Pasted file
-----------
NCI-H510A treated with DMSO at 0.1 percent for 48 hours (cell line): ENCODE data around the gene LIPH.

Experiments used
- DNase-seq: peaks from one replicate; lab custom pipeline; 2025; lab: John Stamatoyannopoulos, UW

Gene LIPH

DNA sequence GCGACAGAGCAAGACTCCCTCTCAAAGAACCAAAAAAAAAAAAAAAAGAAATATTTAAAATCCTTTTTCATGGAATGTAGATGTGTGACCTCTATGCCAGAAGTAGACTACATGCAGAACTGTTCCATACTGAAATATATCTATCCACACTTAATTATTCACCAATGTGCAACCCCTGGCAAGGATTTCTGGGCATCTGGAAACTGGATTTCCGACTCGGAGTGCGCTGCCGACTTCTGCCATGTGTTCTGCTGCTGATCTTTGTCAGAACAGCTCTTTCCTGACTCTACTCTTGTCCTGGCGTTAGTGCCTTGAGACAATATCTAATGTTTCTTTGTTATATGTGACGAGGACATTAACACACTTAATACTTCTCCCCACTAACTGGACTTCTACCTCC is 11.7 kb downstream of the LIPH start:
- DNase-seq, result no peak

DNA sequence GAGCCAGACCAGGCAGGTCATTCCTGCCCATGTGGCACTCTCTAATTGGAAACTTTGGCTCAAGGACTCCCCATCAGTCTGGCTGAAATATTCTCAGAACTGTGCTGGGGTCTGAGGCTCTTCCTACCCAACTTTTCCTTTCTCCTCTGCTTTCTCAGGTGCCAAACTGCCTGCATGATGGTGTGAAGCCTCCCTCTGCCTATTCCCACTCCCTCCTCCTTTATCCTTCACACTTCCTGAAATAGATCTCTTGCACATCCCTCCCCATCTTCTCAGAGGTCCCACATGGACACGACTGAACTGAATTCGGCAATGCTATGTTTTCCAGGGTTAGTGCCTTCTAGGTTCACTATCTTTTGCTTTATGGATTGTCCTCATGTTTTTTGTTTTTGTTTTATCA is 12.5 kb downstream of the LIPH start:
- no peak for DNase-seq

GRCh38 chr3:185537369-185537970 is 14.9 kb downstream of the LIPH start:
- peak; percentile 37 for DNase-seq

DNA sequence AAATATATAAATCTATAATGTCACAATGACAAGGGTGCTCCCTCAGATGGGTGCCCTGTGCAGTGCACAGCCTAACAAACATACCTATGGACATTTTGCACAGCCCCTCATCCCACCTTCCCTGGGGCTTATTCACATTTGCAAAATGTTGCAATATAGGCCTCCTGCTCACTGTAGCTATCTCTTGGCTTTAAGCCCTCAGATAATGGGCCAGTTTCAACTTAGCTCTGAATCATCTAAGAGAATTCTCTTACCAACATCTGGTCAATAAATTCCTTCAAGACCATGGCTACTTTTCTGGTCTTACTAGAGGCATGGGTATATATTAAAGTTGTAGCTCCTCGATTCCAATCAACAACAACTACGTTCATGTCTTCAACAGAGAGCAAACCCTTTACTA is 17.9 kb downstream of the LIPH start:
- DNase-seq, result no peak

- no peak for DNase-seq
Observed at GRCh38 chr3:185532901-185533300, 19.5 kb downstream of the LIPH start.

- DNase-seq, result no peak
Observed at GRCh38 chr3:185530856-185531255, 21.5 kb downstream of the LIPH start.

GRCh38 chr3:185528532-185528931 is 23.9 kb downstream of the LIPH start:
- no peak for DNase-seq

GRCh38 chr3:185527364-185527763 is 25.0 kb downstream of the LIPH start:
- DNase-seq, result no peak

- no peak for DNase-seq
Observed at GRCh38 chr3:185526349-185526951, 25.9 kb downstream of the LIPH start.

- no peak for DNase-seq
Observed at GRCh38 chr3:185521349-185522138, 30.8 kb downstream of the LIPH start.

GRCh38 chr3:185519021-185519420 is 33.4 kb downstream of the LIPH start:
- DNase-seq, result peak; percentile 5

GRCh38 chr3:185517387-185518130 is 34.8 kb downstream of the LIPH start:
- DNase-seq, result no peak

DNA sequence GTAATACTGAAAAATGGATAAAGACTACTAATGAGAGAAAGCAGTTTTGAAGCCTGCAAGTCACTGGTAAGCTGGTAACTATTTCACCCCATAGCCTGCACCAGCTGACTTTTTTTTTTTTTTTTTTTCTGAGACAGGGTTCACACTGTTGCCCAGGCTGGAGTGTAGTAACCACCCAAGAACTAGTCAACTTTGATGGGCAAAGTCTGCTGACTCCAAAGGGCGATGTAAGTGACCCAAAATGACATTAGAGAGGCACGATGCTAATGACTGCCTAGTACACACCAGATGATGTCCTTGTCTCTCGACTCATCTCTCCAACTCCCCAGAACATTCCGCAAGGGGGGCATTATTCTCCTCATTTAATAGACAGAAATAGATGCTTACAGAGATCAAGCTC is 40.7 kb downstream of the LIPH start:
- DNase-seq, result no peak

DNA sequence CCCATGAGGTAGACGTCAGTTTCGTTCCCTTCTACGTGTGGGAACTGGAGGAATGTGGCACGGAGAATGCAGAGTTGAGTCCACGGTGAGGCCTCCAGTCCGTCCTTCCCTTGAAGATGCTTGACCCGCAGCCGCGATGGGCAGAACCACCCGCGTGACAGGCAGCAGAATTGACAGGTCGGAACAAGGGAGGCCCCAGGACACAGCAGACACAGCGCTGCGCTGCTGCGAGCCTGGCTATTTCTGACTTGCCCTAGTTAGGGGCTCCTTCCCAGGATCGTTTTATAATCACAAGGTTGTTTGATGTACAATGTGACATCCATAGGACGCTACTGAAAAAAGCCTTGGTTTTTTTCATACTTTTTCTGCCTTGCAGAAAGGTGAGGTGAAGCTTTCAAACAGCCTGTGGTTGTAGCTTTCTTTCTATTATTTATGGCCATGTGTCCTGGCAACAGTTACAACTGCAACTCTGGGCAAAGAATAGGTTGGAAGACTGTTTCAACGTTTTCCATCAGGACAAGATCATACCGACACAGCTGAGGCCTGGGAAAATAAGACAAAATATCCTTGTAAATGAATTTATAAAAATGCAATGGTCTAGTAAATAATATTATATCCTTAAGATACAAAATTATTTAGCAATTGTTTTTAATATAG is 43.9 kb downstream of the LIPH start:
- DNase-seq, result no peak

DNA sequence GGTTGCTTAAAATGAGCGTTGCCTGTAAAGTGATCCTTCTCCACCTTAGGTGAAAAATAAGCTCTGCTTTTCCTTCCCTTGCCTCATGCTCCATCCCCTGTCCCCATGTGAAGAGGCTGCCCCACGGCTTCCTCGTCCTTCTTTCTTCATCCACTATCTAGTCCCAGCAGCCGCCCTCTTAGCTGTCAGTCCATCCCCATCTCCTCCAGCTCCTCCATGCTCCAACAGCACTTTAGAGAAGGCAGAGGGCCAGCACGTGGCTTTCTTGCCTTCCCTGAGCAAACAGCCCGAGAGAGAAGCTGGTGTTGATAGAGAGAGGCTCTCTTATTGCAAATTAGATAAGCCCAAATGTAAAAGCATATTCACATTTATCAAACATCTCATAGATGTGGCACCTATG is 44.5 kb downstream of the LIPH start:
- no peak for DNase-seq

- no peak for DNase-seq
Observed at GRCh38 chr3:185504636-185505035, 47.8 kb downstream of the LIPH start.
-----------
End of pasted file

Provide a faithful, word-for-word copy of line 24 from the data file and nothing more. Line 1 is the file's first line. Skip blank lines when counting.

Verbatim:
Observed at GRCh38 chr3:185521349-185522138, 30.8 kb downstream of the LIPH start.